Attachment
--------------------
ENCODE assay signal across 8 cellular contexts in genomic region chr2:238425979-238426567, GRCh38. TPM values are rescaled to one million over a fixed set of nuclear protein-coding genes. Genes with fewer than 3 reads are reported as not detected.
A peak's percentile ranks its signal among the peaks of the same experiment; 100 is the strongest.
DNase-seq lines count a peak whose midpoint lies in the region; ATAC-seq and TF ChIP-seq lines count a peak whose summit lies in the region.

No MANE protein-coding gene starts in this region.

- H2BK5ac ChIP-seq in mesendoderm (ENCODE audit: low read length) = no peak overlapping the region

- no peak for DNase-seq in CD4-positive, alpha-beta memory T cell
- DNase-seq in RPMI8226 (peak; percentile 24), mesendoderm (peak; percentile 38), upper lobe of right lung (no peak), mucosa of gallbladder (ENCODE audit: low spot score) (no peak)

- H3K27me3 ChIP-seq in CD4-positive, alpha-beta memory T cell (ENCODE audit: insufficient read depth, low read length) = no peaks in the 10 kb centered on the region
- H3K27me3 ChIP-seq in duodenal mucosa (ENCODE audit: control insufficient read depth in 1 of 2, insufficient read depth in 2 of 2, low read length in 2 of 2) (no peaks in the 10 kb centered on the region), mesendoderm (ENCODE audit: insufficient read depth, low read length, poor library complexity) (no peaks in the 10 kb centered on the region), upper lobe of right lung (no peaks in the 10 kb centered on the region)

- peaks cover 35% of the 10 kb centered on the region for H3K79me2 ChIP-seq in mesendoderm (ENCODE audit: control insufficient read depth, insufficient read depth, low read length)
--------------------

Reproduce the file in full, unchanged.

ENCODE assay signal across 8 cellular contexts in genomic region chr2:238425979-238426567, GRCh38. TPM values are rescaled to one million over a fixed set of nuclear protein-coding genes. Genes with fewer than 3 reads are reported as not detected.
A peak's percentile ranks its signal among the peaks of the same experiment; 100 is the strongest.
DNase-seq lines count a peak whose midpoint lies in the region; ATAC-seq and TF ChIP-seq lines count a peak whose summit lies in the region.

No MANE protein-coding gene starts in this region.

- H2BK5ac ChIP-seq in mesendoderm (ENCODE audit: low read length) = no peak overlapping the region

- no peak for DNase-seq in CD4-positive, alpha-beta memory T cell
- DNase-seq in RPMI8226 (peak; percentile 24), mesendoderm (peak; percentile 38), upper lobe of right lung (no peak), mucosa of gallbladder (ENCODE audit: low spot score) (no peak)

- H3K27me3 ChIP-seq in CD4-positive, alpha-beta memory T cell (ENCODE audit: insufficient read depth, low read length) = no peaks in the 10 kb centered on the region
- H3K27me3 ChIP-seq in duodenal mucosa (ENCODE audit: control insufficient read depth in 1 of 2, insufficient read depth in 2 of 2, low read length in 2 of 2) (no peaks in the 10 kb centered on the region), mesendoderm (ENCODE audit: insufficient read depth, low read length, poor library complexity) (no peaks in the 10 kb centered on the region), upper lobe of right lung (no peaks in the 10 kb centered on the region)

- peaks cover 35% of the 10 kb centered on the region for H3K79me2 ChIP-seq in mesendoderm (ENCODE audit: control insufficient read depth, insufficient read depth, low read length)